Bisbee, AZ, (population 6,000) whose saloons once buzzed with miners, boisterously carousing over finds in copper lodes, is where rabbinical student Yehoshua Lustig went digging for Jews last summer.
Lustig, and his partner, Yaakov Majesky, found one of Bisbee’s 35 Jewish residents, Joan Werner, at Atalanta Book and Music Store. ‘It was really amazing to have them come here in the middle of Jewish nowhere,’ said Werner. ‘They were knitting together the different Jewish people here.’
Banging in a mezuzah on Werner’s mother’s apartment doorway, the rabbinical students established a Jew-to-Jew bond, kept up over emails and phone calls before Rosh Hashannah, Chanukah and Passover. In a few weeks, Lustig, 21, will board a plane back to Arizona, with a new partner Meir Rivkin, and follow the road to back to Bisbee, Sierra Vista, Yuma, Lake Havasu, Prescott and other cities across the state. Suit bags in one hand, duffels filled with Jewish literature, mezuzahs, tefillin, candlesticks in the other, Lustig and Rivkin are among the 280 Chabad yeshiva students who will board planes, drive beat up hatchbacks, call up Jewish-sounding names in the phone book, set up meetings to bring Judaism to Jews in homes and offices from lush Huaraz, Peru to steamy Tuxedo, NY; from straight laced Hof, Germany to free and easy Malaga, Spain. On the Turks and Caicos Islands, Thailand, Laos, the young men, between 18-24 years old, will be doing more than casual meet and greet.
Around the world, the Merkos Shluchim, as they are called, will be continuing 62 years of Chabad-Lubavitch tradition, founded by the Lubavitcher Rebbe, of blessed memory, creating the possibility of a more vibrant Jewish life where even the most imaginative hesitate to tread.
Among the gated communities in Doral, a newly incorporated offshoot of Miami, Rabbi Avrohom Brashevitzky is already impressed by the initiative of the yeshiva students. They’ve requested brochures to distribute, and the Doral team and the rabbi have worked out lists of Jews in the area, maps, and itineraries. Youthful idealism and the oomph of studying at the world Lubavitch headquarters, endows the students with a psychological ‘passport to go into an office and make the first contact with Jews in the area,’ said Rabbi Brashevitzky, ‘They’ll meet people I’ve not yet had a chance to reach.’ In Doral for just about a year, Rabbi Brashevitzky benefited from Merkos L’Inyonei Chinuch’s commitment to footing the bill for Merkos Shluchim plane tickets and other logistical expenses. An expanded number of locations and higher gas prices pumped this summer’s budget up to the $750,000 mark.
‘Most of the thriving Chabad Houses around the world today,’ explains Rabbi Moshe Kotlarsky, Vice Chairman of Merkos, ‘began with these visits by our rabbinical students.’ Upon their return, students report back to Headquarters where community needs are evaluated and follow-up is planned accordingly, often resulting in full time Chabad placement.
Visits by the rabbinical students last anywhere between two weeks and two months. Short stays, big impact. Two years ago, Merkos Shluchim created such a bond with graduate students, faculty families, and undergrads hitting the books over the summer at University of Connecticut that Rabbi Yosef and Yehudis Wolvovsky of Chabad of the East River in Glastonbury, CT, undertook the establishment of a permanent Chabad center on campus. ‘We knew about the interest on campus in the abstract,’ said Rabbi Wolvovsky, ‘but the [Merkos Shluchim] brought it to reality.’ This summer, one of the two groups working with Rabbi Wolvovsky will be based in Middletown, home of the elite Wesleyan University, testing the waters for more expansion.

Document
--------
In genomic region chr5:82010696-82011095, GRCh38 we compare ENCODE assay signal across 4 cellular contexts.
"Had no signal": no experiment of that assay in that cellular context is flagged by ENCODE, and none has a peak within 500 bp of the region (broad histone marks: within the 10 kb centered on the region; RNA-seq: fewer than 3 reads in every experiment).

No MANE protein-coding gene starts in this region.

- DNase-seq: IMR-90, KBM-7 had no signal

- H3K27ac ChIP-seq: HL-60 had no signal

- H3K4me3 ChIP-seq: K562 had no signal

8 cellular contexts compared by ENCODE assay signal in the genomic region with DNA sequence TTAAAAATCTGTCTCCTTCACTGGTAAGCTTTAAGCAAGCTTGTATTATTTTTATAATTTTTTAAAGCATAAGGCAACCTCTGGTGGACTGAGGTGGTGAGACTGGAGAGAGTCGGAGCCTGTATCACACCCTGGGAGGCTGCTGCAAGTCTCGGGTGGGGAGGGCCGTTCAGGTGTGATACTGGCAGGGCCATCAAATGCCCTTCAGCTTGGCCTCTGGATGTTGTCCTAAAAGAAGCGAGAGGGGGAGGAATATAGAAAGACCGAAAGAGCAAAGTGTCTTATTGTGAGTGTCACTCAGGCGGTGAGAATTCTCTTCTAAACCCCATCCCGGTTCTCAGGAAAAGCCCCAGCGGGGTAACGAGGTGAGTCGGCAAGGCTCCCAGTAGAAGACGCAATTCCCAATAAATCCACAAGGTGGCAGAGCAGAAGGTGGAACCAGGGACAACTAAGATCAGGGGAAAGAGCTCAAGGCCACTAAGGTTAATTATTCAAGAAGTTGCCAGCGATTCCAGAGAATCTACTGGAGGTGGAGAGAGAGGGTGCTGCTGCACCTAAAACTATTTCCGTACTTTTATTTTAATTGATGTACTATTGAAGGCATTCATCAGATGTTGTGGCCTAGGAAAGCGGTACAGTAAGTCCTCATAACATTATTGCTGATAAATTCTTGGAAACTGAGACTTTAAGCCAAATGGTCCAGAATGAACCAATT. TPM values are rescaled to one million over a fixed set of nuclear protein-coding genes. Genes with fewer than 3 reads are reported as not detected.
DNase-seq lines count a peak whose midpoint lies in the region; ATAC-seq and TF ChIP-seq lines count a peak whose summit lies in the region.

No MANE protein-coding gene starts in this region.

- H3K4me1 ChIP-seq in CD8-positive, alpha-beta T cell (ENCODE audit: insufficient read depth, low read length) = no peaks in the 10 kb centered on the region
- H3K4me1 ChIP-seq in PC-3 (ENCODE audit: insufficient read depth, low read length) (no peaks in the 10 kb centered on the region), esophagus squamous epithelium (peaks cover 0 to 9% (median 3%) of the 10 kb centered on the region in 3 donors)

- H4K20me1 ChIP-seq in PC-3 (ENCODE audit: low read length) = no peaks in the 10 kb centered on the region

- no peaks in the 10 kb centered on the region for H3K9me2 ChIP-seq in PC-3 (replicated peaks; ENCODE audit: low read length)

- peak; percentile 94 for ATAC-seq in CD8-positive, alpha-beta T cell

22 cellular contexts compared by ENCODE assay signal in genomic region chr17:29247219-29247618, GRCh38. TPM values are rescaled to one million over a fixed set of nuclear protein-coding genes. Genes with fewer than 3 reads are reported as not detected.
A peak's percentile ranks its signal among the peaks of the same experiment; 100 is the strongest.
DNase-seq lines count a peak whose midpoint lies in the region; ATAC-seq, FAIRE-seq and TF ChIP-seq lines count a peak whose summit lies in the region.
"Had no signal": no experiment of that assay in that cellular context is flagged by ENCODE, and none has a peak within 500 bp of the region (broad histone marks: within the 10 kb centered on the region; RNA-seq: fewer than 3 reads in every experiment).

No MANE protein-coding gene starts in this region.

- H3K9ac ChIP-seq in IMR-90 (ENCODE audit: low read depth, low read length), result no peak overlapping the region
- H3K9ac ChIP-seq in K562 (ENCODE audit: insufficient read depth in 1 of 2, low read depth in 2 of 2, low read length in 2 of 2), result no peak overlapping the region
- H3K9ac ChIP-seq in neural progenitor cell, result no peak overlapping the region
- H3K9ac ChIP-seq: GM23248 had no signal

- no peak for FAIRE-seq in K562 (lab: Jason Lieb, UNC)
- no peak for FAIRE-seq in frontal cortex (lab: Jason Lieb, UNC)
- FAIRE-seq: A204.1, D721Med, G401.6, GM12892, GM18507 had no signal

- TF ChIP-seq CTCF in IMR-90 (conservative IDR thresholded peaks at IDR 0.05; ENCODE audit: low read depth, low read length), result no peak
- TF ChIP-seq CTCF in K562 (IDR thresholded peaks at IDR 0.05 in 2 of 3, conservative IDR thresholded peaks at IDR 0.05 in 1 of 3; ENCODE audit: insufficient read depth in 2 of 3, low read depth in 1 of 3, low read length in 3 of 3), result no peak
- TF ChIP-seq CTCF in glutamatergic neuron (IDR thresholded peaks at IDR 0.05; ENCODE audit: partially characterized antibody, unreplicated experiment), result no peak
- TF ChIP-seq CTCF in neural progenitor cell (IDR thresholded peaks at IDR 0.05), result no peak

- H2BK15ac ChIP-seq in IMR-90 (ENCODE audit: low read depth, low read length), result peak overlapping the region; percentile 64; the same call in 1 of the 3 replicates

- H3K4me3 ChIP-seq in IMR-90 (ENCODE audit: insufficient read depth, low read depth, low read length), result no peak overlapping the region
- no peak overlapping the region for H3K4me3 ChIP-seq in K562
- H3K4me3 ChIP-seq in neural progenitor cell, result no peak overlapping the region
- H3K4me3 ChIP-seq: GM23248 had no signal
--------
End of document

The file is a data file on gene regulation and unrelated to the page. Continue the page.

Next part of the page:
Moving vans pulled up at Rabbi Shaya and Chana Susskind‘s Brooklyn apartment a week earlier than planned to bring the couple to their new home in Western North Carolina in time for the arrival of their rabbis-in-training. But Shimon Susskind and Levi Teldon will not be unpacking the linens. ‘I’d rather they spend the time meeting more Jews and getting the word out that Chabad is here,’ said Rabbi Susskind from his home in Asheville. Within their first week, Teldon and Susskind encountered a young man living in a sprawling complex, eager to include them at the Friday night dinner held with sixteen Jewish neighbors each month. The yeshiva students bought a bouquet and get well card for one woman, reluctant to invite them in because she was recovering from surgery. An offer to help a man wrap tefillin was quickly accepted, saying, ‘Every time I put on tefillin, it’s with Chabad.’ Rabbi Susskind said, ‘I don’t know of another way we could be introduced to the community as quickly.’
Or as positively. Months after Majesky and Lustig visited Sara Knox of Sierra Vista, AZ, she wrote to thank them. ‘Rather than berating and chiding me for not trying harder to be ‘~more Jewish,’ you complimented me on doing what I am doing in the midst in a not very Jewish community.’ Knox’s son, Jethro, 2, blows kisses at the mezuzah nailed to the doorpost by the rabbinical students, and daughter, Hannah, 6, has taught her playmate, Destiny, to do the same.
Encounters like these are what Cheskel Rothman, 24, is aiming for when he reaches Deadwood, South Dakota, and a dozen other one-horse stops in the Dakotas. Completely unfamiliar with the town, and unaware of its linkage to an eponymous cable hit, Rothman steels himself for every potential encounter with this thought, ‘I think about the enjoyment they will get, how they will appreciate the fact we came to visit them,’ said Rothman. He knows he’ll be listening, mostly, answering concerns about their childrens’ ambivalence about Judaism. They’ll talk. He’ll sip soda. He’ll share the strength of a Jewish story, that it’s never too late and every good deed makes a difference.